Camera support on iOS devices is totally hit or miss. If you want to determine if a camera is there you need to use iOS 3.2 and above calls. Seems Apple is not very forward thinking on these things and a lot of stuff gets added in later releases but I can't trust a user to be up to date. Instead I am using a call to get the machine name and basing the availability of a camera off of that. Crappy way to do things but it is working for me so far. I know iPad v1 does not have a camera and you have to be up to iPod (the iTouch) version 4 before you have a camera. The simulator never has a camera which sucks. On the Android side it simulates the camera by showing interface then returning a stock image. I had to test camera usage on an actual iOS device and I have to make sure it has a camera otherwise you get a nice crash. I don't even want to show the [Take picture with Camera] button in the UI if you don't have one.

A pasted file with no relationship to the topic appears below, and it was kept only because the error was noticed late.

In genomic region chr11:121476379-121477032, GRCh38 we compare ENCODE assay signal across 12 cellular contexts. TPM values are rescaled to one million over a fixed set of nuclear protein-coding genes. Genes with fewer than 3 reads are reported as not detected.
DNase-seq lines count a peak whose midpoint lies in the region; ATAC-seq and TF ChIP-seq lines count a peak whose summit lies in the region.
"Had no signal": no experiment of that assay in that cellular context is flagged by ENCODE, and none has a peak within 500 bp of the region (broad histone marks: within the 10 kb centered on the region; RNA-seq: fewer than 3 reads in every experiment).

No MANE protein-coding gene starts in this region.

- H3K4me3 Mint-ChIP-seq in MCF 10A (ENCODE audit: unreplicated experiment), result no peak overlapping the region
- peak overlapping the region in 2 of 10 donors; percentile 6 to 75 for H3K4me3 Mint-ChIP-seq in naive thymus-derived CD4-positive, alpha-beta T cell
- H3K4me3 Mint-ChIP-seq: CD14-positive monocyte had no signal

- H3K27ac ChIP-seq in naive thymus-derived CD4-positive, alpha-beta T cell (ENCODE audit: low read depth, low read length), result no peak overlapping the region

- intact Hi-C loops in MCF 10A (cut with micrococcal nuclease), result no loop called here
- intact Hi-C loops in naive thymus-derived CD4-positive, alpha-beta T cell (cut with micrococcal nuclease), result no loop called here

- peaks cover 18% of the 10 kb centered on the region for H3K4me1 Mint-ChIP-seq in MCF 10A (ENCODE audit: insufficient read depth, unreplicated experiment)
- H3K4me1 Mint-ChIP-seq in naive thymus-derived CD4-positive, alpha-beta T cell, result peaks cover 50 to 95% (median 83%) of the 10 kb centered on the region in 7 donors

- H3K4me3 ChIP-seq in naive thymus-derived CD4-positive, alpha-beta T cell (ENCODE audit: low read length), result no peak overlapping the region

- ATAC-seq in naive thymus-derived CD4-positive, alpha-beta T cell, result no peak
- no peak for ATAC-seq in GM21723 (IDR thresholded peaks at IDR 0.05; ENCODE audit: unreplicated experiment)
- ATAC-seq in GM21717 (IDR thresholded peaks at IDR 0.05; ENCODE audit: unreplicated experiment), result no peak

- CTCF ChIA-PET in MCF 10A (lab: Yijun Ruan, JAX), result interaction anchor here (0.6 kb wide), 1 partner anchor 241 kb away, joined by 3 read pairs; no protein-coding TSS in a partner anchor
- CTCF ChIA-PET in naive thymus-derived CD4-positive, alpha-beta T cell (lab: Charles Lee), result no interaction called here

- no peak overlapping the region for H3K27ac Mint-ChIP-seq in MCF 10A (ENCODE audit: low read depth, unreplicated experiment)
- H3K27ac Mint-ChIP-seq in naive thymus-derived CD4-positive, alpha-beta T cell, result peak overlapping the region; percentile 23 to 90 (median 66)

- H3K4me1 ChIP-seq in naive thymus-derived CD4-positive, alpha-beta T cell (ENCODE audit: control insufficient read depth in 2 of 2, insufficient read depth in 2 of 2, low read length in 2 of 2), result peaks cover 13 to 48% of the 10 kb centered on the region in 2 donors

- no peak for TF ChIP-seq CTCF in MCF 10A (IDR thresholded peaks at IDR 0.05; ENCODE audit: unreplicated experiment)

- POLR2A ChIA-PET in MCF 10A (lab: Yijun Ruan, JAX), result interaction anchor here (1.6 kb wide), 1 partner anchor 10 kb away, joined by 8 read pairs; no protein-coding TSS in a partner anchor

Which brings me to the another WTF? for Apple. Why are Action Sheets index based? If I remove a button from my Action Sheet it shifts the index of all the buttons below that. Hard to write generic code and you always have to edit two places for each action sheet change you make - once where you create the buttons on once where you respond to their presses. Each button should call its own method or at least you should be able to assign tags to them so you can have one case statement. Honestly assigning tags to UI items seems pretty stinking crappy too. I do it where I can to keep track of things but it is not the most object oriented way of programming.

Some of my buttons had the dreaded "..." on them depending on what I ran it on. No device fragmentation here boys, move along. They were working find on the iPad 2 and both iTouch devices but not on the iPad 1 or an iPhone with an older version of iOS. I had to shorten the text on all devices to make sure it fits.